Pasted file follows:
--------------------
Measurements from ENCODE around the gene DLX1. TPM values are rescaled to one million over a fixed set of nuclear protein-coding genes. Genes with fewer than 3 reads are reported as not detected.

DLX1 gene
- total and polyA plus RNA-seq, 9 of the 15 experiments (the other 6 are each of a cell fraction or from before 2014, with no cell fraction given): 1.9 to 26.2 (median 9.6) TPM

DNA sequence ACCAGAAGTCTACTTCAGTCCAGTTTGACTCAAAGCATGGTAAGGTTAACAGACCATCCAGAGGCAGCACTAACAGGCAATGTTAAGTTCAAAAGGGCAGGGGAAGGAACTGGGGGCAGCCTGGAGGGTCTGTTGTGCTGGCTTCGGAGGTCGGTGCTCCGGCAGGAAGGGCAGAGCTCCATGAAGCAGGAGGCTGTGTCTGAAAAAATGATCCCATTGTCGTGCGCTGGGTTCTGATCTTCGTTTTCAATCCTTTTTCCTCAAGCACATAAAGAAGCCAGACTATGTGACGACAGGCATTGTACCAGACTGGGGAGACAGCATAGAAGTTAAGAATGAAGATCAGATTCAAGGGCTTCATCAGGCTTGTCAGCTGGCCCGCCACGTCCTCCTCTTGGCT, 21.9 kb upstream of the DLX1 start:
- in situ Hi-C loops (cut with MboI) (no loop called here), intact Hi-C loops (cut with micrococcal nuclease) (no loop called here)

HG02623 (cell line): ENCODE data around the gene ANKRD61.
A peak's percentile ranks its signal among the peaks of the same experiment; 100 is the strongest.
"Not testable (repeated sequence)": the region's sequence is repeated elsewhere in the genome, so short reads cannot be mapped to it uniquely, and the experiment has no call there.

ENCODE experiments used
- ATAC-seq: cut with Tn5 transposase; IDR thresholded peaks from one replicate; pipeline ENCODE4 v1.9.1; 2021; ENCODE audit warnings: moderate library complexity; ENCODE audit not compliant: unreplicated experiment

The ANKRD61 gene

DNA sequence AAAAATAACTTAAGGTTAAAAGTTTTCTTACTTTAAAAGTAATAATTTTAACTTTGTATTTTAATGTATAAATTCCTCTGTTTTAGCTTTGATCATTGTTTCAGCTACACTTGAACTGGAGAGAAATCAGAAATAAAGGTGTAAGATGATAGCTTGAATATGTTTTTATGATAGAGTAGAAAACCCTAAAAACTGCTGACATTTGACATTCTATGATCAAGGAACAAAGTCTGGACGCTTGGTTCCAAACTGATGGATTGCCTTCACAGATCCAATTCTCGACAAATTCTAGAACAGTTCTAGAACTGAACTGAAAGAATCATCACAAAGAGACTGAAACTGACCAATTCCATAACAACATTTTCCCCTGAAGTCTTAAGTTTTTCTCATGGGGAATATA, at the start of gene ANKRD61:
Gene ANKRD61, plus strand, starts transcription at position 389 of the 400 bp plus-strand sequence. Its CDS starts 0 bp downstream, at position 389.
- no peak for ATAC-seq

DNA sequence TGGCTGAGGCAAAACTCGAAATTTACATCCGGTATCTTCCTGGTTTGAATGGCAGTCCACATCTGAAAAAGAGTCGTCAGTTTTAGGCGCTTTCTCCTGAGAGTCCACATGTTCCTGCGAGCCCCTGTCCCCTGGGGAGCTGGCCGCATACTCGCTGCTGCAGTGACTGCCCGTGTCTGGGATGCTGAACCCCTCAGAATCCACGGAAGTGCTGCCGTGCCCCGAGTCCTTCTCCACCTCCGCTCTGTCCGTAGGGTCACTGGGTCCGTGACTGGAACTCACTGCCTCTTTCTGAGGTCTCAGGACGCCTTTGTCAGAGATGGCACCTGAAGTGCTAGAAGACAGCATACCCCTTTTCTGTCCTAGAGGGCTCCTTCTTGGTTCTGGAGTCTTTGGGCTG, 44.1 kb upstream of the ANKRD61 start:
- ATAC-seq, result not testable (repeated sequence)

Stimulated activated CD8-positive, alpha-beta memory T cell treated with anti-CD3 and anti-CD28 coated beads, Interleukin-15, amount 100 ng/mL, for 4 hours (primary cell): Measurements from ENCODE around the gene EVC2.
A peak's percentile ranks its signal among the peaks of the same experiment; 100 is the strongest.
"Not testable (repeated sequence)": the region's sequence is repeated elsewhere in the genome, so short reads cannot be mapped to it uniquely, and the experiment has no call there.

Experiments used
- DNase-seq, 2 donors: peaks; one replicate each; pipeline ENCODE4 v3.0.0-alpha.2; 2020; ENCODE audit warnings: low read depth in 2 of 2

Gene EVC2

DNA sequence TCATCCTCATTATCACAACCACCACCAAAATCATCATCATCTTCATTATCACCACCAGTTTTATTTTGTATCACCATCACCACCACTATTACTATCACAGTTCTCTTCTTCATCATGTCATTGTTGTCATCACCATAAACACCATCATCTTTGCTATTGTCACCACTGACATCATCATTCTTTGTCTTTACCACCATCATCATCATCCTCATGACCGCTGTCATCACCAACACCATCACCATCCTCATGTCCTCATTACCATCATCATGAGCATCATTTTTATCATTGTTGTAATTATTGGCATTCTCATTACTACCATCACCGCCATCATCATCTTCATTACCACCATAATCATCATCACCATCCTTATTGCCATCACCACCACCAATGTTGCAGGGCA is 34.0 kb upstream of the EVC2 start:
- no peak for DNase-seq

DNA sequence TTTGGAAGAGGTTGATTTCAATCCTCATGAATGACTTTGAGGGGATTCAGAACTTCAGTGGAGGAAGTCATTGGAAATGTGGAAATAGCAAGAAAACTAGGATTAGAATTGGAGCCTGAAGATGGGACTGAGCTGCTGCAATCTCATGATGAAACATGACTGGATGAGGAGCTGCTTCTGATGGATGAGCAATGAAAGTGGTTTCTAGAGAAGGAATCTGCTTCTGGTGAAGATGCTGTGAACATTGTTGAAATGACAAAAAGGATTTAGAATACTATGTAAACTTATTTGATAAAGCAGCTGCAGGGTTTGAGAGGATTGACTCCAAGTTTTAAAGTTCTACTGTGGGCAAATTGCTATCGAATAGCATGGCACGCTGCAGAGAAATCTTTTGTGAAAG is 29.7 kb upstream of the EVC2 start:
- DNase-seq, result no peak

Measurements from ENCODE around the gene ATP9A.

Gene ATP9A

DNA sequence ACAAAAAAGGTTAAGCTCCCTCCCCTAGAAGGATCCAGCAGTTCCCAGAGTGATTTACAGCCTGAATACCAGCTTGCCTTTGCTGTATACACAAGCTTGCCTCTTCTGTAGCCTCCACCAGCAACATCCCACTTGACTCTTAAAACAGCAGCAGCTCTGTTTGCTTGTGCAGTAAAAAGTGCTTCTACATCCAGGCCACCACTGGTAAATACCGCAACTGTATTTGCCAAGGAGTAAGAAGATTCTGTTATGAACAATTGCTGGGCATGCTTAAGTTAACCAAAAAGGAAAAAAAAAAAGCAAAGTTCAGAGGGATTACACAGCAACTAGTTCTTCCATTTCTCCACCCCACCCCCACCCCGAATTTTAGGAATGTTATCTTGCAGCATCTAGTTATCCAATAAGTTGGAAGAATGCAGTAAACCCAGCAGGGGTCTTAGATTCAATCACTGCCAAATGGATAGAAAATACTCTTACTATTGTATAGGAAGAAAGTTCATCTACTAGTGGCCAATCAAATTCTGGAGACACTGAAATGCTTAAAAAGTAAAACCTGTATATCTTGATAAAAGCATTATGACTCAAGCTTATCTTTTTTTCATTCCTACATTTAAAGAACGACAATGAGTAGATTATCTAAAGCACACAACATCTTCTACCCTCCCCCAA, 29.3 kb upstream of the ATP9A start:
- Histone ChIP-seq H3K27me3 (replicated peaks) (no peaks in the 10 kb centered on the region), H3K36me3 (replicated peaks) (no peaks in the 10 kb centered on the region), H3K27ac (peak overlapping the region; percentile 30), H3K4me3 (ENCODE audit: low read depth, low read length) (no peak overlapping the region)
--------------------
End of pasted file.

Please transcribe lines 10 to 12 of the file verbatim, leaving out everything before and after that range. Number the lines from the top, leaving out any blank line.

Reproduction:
- ATAC-seq: cut with Tn5 transposase; IDR thresholded peaks from one replicate; pipeline ENCODE4 v1.9.1; 2021; ENCODE audit warnings: moderate library complexity; ENCODE audit not compliant: unreplicated experiment

The ANKRD61 gene

DNA sequence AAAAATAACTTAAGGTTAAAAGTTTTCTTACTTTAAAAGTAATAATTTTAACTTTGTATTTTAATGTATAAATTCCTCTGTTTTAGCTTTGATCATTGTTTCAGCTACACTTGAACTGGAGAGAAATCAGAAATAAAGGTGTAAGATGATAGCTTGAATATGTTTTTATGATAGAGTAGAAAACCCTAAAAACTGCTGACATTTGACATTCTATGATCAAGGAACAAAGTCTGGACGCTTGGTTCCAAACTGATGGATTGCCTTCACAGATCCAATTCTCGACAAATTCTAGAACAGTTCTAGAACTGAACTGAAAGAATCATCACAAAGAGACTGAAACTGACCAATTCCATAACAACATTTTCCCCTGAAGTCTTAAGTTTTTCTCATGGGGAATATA, at the start of gene ANKRD61: